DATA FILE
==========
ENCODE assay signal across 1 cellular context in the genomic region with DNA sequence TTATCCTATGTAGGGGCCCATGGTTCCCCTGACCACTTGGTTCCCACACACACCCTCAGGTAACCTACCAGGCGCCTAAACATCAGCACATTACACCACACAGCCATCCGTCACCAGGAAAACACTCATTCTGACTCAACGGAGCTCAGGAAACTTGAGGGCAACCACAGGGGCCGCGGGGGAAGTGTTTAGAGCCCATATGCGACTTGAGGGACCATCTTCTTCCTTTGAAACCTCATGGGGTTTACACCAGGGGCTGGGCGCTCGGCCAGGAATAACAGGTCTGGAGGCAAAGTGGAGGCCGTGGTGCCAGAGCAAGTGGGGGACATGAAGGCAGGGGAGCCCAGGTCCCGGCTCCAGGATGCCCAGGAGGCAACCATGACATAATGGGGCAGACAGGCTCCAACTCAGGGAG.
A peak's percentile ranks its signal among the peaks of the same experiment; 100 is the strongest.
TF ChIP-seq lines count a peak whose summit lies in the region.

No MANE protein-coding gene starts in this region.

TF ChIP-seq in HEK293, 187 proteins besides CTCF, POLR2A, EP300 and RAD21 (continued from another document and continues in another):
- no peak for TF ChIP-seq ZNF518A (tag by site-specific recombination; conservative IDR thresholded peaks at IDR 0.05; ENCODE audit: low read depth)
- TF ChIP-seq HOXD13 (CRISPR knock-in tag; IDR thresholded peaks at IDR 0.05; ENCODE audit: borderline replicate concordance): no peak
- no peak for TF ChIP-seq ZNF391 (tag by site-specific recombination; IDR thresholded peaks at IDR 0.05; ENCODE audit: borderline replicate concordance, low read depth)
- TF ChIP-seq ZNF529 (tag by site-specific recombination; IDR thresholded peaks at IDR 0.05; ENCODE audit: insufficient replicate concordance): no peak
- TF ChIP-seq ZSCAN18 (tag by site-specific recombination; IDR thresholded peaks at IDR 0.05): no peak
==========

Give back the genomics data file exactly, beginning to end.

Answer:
ENCODE assay signal across 1 cellular context in the genomic region with DNA sequence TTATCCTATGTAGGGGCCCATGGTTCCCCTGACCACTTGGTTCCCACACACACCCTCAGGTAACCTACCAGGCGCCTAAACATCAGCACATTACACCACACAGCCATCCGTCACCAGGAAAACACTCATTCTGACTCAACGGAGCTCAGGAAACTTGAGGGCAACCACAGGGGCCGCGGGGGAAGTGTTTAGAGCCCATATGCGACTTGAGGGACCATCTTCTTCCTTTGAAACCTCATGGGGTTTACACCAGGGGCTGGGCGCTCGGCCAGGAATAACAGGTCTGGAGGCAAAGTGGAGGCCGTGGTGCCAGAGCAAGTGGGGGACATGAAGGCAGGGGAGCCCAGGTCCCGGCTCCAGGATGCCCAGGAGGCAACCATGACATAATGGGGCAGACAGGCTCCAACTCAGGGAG.
A peak's percentile ranks its signal among the peaks of the same experiment; 100 is the strongest.
TF ChIP-seq lines count a peak whose summit lies in the region.

No MANE protein-coding gene starts in this region.

TF ChIP-seq in HEK293, 187 proteins besides CTCF, POLR2A, EP300 and RAD21 (continued from another document and continues in another):
- no peak for TF ChIP-seq ZNF518A (tag by site-specific recombination; conservative IDR thresholded peaks at IDR 0.05; ENCODE audit: low read depth)
- TF ChIP-seq HOXD13 (CRISPR knock-in tag; IDR thresholded peaks at IDR 0.05; ENCODE audit: borderline replicate concordance): no peak
- no peak for TF ChIP-seq ZNF391 (tag by site-specific recombination; IDR thresholded peaks at IDR 0.05; ENCODE audit: borderline replicate concordance, low read depth)
- TF ChIP-seq ZNF529 (tag by site-specific recombination; IDR thresholded peaks at IDR 0.05; ENCODE audit: insufficient replicate concordance): no peak
- TF ChIP-seq ZSCAN18 (tag by site-specific recombination; IDR thresholded peaks at IDR 0.05): no peak